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Thread: The Importance of the Conductor

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    Newbies Bibliography's Avatar
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    Default The Importance of the Conductor

    I stumbled upon a TED talk that partially answered this question for me.

    However, the lecture seemed good enough to deserve a thread of its own, so I might as well ask you (especially all you orchestra people) something:

    Could anyone suggest some examples of classical music that highlight the role of a conductor? For example, the same piece played by different orchestras under the same conductor and/or by the same orchestra conducted by different people.

    I've never truly understood the importance of a conductor (unless there is something in him that gets on the musicians' nerves and they banish him, I could understand that), so I'd appreciate any help with this.

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    Senior Member nickgray's Avatar
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    Quote Originally Posted by Bibliography View Post
    I've never truly understood the importance of a conductor (unless there is something in him that gets on the musicians' nerves and they banish him, I could understand that), so I'd appreciate any help with this.
    To put it simple: classical music is written on paper and no matter how many precise instructions the composer lefts he can't possibly account for everything, also every person has his own view of how to "play that passage of Symphony X, bars aaa-bbb". The conductor is the most important person in an orchestra, because it is he who decides how a piece is to be played/interpreted and he gotta have extensive knowledge of all the instruments, music history, music theory, composer's life, etc., etc. The real work is done on the rehearsals, the baton waving is, uhhhh, let's say less important (obviously you gotta "show" to the orchestra tempo changes, sort of "remind" them where to play certain parts, showing dynamic changes, etc.).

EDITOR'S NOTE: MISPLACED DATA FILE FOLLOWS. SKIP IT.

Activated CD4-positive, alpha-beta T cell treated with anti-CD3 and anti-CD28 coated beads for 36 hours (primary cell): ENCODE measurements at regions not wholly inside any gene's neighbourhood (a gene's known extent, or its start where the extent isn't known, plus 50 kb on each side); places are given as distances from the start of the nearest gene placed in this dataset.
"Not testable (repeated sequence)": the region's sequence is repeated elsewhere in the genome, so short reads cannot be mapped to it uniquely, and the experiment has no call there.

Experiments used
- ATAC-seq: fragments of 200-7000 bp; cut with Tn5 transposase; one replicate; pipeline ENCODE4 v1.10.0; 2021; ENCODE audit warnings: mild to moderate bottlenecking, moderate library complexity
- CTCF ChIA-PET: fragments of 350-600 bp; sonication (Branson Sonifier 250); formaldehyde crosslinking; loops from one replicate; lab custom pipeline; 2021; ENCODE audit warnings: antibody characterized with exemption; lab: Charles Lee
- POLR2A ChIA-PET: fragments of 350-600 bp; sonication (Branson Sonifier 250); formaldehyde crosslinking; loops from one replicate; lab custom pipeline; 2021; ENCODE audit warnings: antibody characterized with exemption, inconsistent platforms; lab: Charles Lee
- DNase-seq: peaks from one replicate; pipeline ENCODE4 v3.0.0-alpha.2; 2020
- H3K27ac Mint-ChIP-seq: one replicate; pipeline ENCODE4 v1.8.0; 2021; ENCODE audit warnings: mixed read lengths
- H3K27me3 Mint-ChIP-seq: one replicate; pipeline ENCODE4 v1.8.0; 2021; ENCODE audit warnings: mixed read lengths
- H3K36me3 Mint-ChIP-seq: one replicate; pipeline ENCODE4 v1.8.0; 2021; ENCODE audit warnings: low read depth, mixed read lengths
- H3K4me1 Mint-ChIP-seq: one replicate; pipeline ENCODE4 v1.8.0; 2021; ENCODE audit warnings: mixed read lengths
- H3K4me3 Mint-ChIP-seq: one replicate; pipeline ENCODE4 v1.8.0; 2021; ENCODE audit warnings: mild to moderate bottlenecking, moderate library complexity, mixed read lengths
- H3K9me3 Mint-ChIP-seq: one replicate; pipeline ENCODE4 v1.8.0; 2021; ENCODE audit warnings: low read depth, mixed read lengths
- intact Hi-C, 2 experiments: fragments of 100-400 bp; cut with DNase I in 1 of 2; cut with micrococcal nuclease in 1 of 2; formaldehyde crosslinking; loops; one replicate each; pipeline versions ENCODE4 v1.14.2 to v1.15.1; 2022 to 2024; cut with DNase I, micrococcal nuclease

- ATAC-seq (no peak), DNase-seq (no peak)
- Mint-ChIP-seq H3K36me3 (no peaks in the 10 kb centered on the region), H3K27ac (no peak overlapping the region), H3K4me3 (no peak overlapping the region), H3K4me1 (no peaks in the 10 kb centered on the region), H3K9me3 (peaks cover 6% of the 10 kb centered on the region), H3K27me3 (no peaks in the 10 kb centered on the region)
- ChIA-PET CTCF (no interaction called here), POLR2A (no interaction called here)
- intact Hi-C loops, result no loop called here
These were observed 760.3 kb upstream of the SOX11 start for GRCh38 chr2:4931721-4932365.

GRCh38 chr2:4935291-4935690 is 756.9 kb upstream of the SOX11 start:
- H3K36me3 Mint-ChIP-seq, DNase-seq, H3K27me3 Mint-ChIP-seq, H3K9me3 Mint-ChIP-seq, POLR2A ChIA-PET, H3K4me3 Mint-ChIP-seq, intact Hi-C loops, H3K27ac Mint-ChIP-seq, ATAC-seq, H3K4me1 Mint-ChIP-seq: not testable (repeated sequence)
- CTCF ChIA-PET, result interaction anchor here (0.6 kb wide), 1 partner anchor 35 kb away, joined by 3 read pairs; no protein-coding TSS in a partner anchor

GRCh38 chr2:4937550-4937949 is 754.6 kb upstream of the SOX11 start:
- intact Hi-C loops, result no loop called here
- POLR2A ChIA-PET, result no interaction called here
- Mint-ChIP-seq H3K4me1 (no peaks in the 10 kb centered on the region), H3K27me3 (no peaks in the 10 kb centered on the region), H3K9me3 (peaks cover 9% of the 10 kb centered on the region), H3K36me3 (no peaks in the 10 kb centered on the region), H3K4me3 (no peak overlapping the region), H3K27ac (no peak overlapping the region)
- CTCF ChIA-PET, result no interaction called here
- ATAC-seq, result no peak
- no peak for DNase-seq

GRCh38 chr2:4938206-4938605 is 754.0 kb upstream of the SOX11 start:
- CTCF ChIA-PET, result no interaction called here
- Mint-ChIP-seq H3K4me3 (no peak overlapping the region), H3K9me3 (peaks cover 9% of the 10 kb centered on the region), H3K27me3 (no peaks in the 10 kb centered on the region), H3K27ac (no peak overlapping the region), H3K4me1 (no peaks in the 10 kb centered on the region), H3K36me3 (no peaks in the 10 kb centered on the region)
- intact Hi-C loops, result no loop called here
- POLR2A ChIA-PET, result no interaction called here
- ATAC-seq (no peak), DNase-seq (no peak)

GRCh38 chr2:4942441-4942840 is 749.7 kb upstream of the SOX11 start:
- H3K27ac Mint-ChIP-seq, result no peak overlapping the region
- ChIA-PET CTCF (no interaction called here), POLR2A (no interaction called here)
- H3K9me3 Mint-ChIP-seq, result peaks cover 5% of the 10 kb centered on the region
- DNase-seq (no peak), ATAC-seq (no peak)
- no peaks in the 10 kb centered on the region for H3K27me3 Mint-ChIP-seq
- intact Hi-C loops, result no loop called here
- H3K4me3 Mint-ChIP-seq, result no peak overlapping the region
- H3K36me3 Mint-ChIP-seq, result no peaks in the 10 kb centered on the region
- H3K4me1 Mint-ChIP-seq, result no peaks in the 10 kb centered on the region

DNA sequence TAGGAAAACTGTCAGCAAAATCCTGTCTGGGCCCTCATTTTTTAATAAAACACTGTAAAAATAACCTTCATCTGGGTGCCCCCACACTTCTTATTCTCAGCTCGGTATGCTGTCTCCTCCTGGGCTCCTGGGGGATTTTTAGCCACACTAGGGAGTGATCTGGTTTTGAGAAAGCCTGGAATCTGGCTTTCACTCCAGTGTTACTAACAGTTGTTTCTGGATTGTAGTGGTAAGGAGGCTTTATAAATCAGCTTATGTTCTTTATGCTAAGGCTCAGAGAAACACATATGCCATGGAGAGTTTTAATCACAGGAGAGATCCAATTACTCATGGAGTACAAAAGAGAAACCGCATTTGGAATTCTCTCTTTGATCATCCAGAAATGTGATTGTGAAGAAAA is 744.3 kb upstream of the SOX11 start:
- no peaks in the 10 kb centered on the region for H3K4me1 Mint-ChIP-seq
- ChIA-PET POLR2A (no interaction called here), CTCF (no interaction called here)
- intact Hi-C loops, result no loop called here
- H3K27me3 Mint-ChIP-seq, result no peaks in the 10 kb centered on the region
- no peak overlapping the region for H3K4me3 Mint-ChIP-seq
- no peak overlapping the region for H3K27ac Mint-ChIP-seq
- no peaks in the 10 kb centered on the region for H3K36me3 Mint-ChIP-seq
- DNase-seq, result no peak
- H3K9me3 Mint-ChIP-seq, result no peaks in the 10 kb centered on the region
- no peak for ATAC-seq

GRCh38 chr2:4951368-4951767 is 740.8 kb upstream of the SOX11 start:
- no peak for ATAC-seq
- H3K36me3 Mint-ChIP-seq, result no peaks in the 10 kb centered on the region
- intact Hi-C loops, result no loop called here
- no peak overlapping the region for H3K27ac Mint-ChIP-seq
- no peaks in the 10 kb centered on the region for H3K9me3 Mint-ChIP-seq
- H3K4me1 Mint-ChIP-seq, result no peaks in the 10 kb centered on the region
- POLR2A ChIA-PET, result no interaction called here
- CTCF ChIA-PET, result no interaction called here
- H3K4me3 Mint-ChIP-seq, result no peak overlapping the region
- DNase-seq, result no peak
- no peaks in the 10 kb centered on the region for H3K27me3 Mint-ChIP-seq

edt: seeing a pic of Shostakovich as your avatar here's an example: how one would play the first movement of the seventh symphony? Let all hell break loose, like Svetlanov did in his '60s studio record or go slowly, dark and heavy, like Bernstein? Or the last movement of the fifth, fast or slow, exciting or ironic and sarcastic? How playful you wanna get in the ninth?
    Last edited by nickgray; Oct-24-2009 at 22:17.
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    Quote Originally Posted by nickgray View Post
    The real work is done on the rehearsals, the baton waving is, uhhhh, let's say less important (obviously you gotta "show" to the orchestra tempo changes, sort of "remind" them where to play certain parts, showing dynamic changes, etc.).
    Now that it's written down it seems ridiculously simple, yet I did not even consider that before and now feel completely foolish to have asked such a question.
    I've never paid attention to interpretations before and have now grown used to the one version of Symphony No. 7 I have. It seems things I like might be the perfect places to start. Thank you very much for the suggestion.

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    Nick mentioned that the real work is done in the rehearsals. I find this is very often understated which is a shame.

    The performance you see is very much that - a performance with reminders that tie back to the rehearsal.

    A great conductor is also a great rehearser. If you ever get an opportunity to watch an orchestra rehearse for a performance, do it. You will learn so much about a conductors role. The way they communicate, the way they help the musicians interpret phrases, balance the tones and dynamics, provide imagery to help the musicians understand the piece, etc. It's quite an experience to be a part of and to observe.

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    As to AfroBoy's post, you can see countless videos of great conductors rehearsing great orchestras on Youtube (Bernstein and von Karajan being notable examples, though there are many others).
    You get a frog in your throat, you sound hoarse.

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    Senior Member senza sordino's Avatar
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    I'm playing with two different orchestras right now. And the difference between my two conductors is huge. And yes, what happens in rehearsal is where all the real work of the conductor happens. Keep in mind my two orchestras are not professional, we will perform, but not for money.

    One conductor makes us play slowly until we play it right, then we repeat, each time more quickly. We have good structured rehearsals. Each rehearsal we play only some of the repertoire.

    The other conductor has us play everything at tempo. Then when each piece is done, he tells us what we did wrong, tells us to go home to practice, then on to the next piece at tempo. Each rehearsal we play everything.